Divers reap big from tourists as they save lives

Cheploch divers dive into Kerio River
Cheploch divers dive into Kerio River bordering two counties of Baringo and Elgeyo- Marakwet in the past. The youth attract tourists to the area. FILE PHOTO | NMG 

Travelling along the busy Iten-Kabarnet road, one cannot resist the urge to make a stopover to marvel at a group of youth who leap 100 metres into the crocodile infested Cheploch gorge.

These are the daredevil Cheploch divers who are becoming a major tourism attraction in the region even as they save lives of people who have have fallen into the river.

Many tourists and travellers alike from far and wide have been travelling to the gorge at the border of Baringo and Elgeyo-Marakwet counties to have a glimpse of the 14 divers aged between 23 and 26.

Tourists pay for the youth to leap into the water with each of them going home with at least Sh2,000 on a good day with the proceeds being shared among the divers at the end of a 'working day'.

School parties on their way to other tourist attraction sites in Baringo County including Lakes Baringo and Bogoria have also been making a stopover of the gorge with each leap earning the youth Sh500 each.


This has been fetching them good returns with the county governments which have enlisted their services paying them between Sh80,000 and Sh100,000.

The divers charge according to the number of days bodies of victims who have fallen into the water, have started in the water.

“But sometimes we just offer our services for free as some grieving families cannot afford to pay us,” said Mike Korir, who is the deputy team leader of the divers.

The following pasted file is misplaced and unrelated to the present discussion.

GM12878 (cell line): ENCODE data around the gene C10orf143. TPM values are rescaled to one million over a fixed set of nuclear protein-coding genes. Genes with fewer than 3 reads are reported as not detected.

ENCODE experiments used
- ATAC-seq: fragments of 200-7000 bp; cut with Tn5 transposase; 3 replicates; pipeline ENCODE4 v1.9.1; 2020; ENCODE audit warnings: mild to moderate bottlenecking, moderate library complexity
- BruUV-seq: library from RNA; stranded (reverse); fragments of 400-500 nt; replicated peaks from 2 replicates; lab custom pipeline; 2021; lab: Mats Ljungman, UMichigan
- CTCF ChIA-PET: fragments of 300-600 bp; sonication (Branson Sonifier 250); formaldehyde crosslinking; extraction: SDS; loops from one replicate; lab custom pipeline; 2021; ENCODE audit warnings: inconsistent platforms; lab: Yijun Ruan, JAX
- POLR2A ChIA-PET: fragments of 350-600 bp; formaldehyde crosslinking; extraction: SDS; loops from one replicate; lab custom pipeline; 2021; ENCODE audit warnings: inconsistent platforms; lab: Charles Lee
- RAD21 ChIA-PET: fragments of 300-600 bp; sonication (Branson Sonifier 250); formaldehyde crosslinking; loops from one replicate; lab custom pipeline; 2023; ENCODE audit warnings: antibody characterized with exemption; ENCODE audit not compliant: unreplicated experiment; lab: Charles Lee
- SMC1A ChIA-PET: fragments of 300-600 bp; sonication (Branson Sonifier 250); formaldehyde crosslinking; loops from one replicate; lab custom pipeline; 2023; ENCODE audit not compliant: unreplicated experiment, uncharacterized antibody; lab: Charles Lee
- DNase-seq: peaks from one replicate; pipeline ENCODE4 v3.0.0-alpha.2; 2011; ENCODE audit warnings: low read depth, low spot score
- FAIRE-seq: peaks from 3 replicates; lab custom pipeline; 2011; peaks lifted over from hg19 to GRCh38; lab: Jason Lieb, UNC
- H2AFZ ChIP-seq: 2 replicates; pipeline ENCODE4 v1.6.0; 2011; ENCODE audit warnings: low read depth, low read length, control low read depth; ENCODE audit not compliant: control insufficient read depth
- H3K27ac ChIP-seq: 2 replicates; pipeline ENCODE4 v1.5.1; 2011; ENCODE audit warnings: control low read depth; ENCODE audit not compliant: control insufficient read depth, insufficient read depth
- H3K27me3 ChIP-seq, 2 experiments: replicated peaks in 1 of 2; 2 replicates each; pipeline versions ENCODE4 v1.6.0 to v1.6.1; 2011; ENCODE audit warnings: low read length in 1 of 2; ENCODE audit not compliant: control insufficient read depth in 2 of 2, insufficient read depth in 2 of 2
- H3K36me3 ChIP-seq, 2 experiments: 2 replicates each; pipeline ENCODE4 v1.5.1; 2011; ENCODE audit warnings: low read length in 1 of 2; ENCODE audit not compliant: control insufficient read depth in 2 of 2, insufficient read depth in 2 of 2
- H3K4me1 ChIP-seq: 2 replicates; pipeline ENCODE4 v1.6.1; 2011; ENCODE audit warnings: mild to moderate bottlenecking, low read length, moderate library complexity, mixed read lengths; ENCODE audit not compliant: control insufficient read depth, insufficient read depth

During our tour last week, our interview was disrupted several times by groups who were seeking the divers’ services. We had to part with some cash as well.

The youth have also been instrumental in rescue missions in the North Rift region by rescuing drowning victims and retrieving bodies.

The divers have also offered rescue operations in Kericho and western parts of the country.

But how do the youth escape from the jaws of hungry crocodiles, some of which we spotted on the water on a tour to the gorge during out tour?.

The youth argue that the reptiles are usually too scared to attack because of the frequent storms.

“We’ve been diving for years and have discovered over time that crocodiles don’t attack when there is a lot of movement in the water,” said Mr Joel Kipsang, another diver who is among the youngest of the group at 22.

The walls of the gorge are made up of smooth rocks that compress the huge volumes of water from the Elgeyo-Marakwet escarpments, letting them out in whirling pressure at the point where the youths dive.

Interestingly, the divers just learnt the skill as a pass time activity while herding goats near the gorge while they were young.

“We started off with shallow ends while we were young. The more we grew up, the more we discovered that we could venture into deep ends,” says Mr Korir.

Among the rescue missions the youth have been instrumental in offering their services is recovering the body of a bridegroom who drowned at Kirandich Dam, 30 kilometres away in July 2015 on the eve of his wedding.

The deceased, John Mwangi, had gone on an expedition at the scenic dam together with his friend but his car plunged in to the dam.

According to his friend, Mr David Mungai, who survived the incident, the groom was reversing his car when the incident occurred.